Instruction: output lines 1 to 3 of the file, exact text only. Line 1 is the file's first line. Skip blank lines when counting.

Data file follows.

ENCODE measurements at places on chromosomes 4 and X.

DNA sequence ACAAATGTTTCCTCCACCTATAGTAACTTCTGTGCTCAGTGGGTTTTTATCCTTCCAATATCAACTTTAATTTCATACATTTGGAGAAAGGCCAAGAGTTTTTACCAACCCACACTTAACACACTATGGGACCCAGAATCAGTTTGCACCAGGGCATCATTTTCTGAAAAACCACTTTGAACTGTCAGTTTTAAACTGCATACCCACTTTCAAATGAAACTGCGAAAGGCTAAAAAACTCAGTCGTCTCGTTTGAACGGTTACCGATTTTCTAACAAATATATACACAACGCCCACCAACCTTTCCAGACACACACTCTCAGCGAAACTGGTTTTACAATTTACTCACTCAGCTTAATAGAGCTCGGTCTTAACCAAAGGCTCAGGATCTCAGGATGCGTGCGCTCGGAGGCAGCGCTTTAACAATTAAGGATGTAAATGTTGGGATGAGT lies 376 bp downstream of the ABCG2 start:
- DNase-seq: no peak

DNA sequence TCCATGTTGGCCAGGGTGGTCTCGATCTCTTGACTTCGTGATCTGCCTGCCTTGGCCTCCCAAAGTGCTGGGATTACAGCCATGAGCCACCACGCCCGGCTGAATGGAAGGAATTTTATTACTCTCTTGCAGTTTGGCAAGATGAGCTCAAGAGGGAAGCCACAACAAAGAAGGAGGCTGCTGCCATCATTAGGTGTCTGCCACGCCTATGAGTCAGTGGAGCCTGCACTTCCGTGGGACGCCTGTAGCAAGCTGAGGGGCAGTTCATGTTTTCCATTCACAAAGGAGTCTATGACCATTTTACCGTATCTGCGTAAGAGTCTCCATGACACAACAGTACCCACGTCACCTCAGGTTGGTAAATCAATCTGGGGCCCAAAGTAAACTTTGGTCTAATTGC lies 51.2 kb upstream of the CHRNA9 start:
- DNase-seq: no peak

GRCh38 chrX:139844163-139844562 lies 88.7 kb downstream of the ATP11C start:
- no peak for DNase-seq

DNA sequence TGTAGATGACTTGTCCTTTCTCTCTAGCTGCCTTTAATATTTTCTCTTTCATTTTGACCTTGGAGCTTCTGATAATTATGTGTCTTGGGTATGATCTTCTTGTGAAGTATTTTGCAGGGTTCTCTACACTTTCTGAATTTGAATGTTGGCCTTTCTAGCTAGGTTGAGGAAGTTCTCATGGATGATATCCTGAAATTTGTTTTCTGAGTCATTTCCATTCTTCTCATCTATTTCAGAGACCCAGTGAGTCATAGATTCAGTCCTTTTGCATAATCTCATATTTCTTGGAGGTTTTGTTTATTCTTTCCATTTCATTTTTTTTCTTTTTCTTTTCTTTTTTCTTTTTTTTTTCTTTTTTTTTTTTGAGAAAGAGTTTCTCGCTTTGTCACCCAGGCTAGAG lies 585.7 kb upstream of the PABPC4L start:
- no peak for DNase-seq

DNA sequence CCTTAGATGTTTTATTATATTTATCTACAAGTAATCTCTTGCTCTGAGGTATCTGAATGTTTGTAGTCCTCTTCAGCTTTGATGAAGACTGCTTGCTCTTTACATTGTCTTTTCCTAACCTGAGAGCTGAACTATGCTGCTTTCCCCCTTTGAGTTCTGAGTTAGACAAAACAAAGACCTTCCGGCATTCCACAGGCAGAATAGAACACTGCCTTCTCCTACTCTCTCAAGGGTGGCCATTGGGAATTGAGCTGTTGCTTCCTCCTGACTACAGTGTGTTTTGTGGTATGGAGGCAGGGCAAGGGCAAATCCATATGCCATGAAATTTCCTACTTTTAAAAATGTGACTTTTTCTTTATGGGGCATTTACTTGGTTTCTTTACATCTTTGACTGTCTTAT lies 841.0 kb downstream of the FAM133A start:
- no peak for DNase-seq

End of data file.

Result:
ENCODE measurements at places on chromosomes 4 and X.

DNA sequence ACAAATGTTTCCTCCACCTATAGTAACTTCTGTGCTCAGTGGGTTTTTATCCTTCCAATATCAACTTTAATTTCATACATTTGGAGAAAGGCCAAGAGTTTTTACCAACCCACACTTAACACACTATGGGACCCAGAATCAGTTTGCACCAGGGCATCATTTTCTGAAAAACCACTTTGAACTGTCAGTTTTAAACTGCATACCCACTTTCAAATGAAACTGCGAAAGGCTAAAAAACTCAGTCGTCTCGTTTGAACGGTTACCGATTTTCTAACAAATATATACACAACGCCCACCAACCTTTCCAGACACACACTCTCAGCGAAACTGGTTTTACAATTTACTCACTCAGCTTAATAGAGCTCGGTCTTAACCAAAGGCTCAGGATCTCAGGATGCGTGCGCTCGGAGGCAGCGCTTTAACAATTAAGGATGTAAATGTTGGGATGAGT lies 376 bp downstream of the ABCG2 start:
- DNase-seq: no peak